Friday, November 18, 2011


One of the standard “problems” in philosophy is the so-called “problem of personal identity.” Essentially, it’s the “what makes me ‘me?’” question, and is particularly puzzling when we wonder about identity over time.

The nub of the issue is that because we change so much from year to year, it’s hard to see how one can conclude we remain the same person all of our lives. After all, I’m nothing like the infant I was more than half a century ago, so why should I claim that that baby with his bottle and me with mine are identical. After all, from the standpoint of our physical, mental, or even biological properties we’re not.

There are, of course, “solutions” to the problem. We can talk about bodily continuity, or a kind of connected chain of memories, or, if we want to go all dualist, we might propose that it’s the singularity of soul that defines me consistently.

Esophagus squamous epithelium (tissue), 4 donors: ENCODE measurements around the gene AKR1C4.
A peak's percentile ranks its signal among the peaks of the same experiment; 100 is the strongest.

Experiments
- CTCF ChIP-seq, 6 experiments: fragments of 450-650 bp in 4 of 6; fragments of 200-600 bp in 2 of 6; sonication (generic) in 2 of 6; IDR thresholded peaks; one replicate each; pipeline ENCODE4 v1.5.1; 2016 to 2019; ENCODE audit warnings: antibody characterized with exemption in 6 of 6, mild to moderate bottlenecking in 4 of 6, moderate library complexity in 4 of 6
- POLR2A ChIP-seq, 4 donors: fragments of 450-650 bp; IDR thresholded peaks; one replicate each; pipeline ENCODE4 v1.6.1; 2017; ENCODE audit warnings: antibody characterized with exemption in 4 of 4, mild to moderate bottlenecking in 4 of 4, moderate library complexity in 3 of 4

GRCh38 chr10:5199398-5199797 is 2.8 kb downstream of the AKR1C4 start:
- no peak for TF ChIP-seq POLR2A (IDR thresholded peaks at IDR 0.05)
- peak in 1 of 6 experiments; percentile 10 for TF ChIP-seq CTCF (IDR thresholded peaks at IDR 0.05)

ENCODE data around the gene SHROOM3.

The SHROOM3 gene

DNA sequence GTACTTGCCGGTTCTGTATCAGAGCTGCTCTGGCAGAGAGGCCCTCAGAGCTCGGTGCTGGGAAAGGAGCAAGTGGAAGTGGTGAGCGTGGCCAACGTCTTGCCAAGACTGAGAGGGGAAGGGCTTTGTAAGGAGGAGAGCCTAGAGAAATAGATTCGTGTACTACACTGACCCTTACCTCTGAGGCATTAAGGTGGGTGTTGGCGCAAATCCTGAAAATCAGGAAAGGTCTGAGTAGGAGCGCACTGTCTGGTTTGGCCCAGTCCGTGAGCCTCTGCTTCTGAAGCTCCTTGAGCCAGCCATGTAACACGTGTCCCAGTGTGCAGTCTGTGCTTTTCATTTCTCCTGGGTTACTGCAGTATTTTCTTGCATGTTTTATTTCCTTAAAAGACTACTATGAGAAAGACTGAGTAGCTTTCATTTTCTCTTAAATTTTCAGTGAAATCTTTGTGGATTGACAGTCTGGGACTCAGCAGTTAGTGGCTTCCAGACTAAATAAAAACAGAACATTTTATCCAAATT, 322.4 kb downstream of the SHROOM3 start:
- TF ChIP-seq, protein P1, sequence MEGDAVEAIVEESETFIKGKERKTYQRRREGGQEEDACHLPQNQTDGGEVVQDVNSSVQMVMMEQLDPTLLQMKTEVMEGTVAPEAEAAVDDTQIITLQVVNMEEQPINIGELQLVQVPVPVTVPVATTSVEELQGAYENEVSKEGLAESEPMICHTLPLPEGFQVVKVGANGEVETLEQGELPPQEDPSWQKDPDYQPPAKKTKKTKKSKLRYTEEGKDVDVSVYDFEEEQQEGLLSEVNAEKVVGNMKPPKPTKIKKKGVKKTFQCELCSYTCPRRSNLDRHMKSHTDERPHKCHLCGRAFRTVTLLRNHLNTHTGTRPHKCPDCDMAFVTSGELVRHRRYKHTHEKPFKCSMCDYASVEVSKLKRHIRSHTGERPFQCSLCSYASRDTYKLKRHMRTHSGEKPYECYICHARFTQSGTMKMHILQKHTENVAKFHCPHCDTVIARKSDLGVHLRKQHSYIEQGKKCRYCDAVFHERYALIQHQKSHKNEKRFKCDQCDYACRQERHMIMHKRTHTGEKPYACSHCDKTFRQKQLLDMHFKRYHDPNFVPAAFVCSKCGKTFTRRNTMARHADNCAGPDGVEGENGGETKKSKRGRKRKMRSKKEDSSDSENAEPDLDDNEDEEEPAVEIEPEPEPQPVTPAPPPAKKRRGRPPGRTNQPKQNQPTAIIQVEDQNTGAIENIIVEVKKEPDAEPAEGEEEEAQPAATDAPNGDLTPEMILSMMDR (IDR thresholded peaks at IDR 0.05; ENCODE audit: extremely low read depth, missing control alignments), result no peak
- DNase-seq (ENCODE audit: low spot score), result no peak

Frankly, I’m most sympathetic to the so-called “illusion theory,” which says that the “self” doesn’t really exist. All we are is an ongoing collection of mental states and physical attributes; just like Oakland, California without its “there” there, here I am without any “me” here.

But then that means that all “I” am is what I think and do at any moment. The strange implication of this, if I understand it, is that if I don’t do the things I do then I’m no longer who I am anymore.

If I skip a day of my yoga practice, as I more than halfway did yesterday then apparently, I’m no longer a student of Ashtanga.

If I stop writing 327 word essays and posting them to the internetz, then I can’t say that I’m still a “blogger” (not that I’d have any interest in so defining myself.)

On the other hand, if I miss the weekly Point83 ride, I’m still a cycling miscreant: it was just once and not because of weather.


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